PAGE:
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Mon 18th January Divine Intervention

am often struck by the difference between my prayers and those I read in the New Testament letters. Whereas mine can be selfish, apostolic prayers tend to be selfless. Whereas mine often focus on the temporal, apostolic prayers invariably focus on the eternal. One of the loveliest examples is found in Paul’s letter to the church at Ephesus. Here Paul reveals his heart to the church as he writes:

Ever since I first heard of your strong faith in the Lord Jesus and your love for God’s people everywhere, I have not stopped thanking God for you. I pray for you constantly, asking God, the glorious Father of our Lord Jesus Christ, to give you spiritual wisdom and insight so that you might grow in your knowledge of God. I pray that your hearts will be flooded with light so that you can understand the confident hope he has given to those he called—his holy people who are his rich and glorious inheritance.(Ephesians 1:15-18)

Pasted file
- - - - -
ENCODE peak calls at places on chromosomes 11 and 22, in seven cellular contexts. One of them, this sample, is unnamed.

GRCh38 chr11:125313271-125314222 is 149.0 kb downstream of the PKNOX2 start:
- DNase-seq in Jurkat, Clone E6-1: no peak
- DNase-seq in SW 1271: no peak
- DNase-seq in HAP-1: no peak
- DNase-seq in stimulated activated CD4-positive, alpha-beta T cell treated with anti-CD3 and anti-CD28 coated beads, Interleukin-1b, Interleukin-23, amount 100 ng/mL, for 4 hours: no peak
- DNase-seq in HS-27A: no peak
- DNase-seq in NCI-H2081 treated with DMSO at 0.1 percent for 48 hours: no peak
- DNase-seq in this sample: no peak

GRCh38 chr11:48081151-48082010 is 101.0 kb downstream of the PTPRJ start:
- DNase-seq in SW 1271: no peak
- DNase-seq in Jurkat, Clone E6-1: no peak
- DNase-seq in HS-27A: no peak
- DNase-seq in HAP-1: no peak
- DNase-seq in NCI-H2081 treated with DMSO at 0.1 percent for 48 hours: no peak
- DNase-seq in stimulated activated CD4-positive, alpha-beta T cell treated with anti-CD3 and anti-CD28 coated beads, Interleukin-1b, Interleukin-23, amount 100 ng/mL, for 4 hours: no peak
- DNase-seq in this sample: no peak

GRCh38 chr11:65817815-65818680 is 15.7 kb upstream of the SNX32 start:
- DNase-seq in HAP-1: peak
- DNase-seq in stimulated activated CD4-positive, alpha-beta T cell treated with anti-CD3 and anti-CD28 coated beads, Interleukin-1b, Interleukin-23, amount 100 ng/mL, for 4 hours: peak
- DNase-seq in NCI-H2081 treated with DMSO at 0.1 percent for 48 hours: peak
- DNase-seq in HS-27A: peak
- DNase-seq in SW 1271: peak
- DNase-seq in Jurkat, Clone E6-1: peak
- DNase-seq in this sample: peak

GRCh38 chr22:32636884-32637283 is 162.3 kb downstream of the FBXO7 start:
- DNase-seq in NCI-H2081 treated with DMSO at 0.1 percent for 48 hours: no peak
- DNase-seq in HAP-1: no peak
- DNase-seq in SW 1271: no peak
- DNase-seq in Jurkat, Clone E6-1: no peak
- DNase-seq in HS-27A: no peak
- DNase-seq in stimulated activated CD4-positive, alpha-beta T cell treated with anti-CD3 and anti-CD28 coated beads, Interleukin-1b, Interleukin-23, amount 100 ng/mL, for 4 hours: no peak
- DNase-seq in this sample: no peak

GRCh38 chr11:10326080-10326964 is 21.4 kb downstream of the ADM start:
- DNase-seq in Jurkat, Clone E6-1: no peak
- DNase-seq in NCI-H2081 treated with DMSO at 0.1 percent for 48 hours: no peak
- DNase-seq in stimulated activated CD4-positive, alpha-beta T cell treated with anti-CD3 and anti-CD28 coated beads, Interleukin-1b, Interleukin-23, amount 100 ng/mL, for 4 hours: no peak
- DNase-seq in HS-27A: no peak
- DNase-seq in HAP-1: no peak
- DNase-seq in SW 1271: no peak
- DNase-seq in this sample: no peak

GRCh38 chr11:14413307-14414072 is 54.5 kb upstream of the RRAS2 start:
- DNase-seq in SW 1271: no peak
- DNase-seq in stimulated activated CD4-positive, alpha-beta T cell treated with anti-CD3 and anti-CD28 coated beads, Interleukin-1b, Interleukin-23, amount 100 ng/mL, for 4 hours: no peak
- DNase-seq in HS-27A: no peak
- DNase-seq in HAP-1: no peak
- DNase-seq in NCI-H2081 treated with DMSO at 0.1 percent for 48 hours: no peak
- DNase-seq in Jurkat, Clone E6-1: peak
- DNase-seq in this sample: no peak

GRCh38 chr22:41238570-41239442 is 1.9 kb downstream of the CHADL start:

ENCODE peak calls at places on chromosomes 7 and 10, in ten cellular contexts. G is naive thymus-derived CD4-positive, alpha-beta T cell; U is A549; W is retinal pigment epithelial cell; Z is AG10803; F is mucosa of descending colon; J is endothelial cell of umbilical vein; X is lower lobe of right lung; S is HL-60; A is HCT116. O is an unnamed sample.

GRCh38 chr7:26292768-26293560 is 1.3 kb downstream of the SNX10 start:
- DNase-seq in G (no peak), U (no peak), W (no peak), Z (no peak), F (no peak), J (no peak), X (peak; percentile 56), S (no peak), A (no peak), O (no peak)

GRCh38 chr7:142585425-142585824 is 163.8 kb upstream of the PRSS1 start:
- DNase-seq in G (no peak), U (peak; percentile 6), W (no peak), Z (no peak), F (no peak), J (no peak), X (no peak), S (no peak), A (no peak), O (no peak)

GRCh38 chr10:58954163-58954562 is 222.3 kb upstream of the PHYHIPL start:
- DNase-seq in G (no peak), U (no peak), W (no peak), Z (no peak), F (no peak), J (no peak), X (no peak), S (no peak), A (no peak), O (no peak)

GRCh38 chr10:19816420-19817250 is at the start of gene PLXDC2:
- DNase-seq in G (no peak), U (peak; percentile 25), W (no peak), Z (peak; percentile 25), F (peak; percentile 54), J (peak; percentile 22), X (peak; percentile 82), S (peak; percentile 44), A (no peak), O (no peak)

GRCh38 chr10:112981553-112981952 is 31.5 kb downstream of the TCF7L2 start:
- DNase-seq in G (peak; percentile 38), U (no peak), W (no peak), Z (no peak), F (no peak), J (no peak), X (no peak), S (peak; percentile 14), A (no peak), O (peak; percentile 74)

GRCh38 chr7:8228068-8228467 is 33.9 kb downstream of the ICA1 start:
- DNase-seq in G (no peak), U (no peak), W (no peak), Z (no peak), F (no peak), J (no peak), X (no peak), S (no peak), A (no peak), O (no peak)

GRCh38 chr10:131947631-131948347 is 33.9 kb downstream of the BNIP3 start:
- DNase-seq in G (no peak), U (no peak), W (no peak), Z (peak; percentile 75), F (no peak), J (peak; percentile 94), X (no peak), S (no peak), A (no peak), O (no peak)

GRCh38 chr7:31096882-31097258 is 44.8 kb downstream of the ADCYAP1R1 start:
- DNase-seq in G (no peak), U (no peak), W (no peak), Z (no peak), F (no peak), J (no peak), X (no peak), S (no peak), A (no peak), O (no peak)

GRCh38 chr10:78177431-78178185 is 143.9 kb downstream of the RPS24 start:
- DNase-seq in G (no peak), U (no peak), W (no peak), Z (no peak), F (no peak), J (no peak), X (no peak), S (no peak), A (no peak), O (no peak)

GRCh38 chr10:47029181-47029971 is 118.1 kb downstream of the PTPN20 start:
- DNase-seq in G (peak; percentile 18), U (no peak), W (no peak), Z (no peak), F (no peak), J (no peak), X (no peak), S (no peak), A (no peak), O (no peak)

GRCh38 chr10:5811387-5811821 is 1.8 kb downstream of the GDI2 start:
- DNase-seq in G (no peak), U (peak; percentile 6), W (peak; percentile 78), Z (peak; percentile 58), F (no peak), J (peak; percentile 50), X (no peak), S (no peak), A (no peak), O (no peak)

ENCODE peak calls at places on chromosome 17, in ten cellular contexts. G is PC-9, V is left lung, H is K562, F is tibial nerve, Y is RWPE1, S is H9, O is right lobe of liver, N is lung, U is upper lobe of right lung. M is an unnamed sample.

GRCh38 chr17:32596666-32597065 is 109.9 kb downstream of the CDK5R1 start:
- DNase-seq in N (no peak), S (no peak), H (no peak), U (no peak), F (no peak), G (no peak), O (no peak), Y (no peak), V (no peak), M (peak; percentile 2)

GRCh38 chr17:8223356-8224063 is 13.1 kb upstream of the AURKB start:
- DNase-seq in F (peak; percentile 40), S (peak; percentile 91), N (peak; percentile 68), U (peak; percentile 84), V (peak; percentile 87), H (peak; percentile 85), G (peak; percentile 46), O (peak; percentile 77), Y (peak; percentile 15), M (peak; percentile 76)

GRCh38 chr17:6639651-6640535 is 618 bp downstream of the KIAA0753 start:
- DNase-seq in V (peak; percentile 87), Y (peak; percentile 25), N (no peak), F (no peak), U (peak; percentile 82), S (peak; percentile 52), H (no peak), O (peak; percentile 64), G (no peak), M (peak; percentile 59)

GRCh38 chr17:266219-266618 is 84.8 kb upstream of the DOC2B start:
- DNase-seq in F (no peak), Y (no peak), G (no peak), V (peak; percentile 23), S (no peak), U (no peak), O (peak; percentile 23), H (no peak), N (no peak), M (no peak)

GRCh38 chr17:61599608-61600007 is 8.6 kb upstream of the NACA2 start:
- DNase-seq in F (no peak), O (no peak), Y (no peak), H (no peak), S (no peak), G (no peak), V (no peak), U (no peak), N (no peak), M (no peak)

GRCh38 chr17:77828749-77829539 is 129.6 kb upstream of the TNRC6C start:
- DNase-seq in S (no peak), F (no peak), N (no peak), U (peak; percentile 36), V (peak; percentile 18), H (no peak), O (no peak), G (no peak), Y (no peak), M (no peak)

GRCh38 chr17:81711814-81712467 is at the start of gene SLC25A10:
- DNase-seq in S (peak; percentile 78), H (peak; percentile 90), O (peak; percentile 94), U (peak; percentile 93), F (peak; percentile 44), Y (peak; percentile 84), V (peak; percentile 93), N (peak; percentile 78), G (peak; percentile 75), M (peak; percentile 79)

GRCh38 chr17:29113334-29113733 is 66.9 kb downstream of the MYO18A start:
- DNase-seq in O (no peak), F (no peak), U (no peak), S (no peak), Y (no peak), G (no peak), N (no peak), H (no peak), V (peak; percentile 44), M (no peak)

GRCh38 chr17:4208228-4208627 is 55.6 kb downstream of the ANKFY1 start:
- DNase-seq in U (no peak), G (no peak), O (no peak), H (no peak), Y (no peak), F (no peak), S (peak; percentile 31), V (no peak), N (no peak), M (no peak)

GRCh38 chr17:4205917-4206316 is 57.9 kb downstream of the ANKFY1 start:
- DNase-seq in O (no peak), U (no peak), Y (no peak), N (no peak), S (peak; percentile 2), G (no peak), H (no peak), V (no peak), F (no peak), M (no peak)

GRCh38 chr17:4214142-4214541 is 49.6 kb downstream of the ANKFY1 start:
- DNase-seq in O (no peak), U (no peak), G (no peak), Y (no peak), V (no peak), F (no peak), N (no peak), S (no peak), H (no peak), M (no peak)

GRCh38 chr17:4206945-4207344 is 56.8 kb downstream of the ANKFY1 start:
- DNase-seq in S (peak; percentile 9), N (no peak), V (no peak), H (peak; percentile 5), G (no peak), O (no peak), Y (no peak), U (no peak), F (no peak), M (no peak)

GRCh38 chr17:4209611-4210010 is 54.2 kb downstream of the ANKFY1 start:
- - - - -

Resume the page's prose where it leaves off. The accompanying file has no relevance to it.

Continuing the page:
The report Paul has heard about this fledgling church is a good one. More moving still is the fact that he prays for them constantly. Considering my own admission, let’s look at what Paul prays. He asks that God would give them wisdom and insight sufficient that they may grow in their knowledge of him. That is stunning. It is a recognition that they (and we) require divine intervention to grow in our knowledge of God. In fact, the word that Paul uses for knowledge is itself revealing. Although we derive the word cognitive from it, Paul is not referring to something that is purely academic, but a knowledge that is obtained through first-hand experience. 

In light of this, let us pray for ourselves and for one another. Pray that we would grow in the knowledge of God and not just in knowledge about God! 

Yours and His, Gareth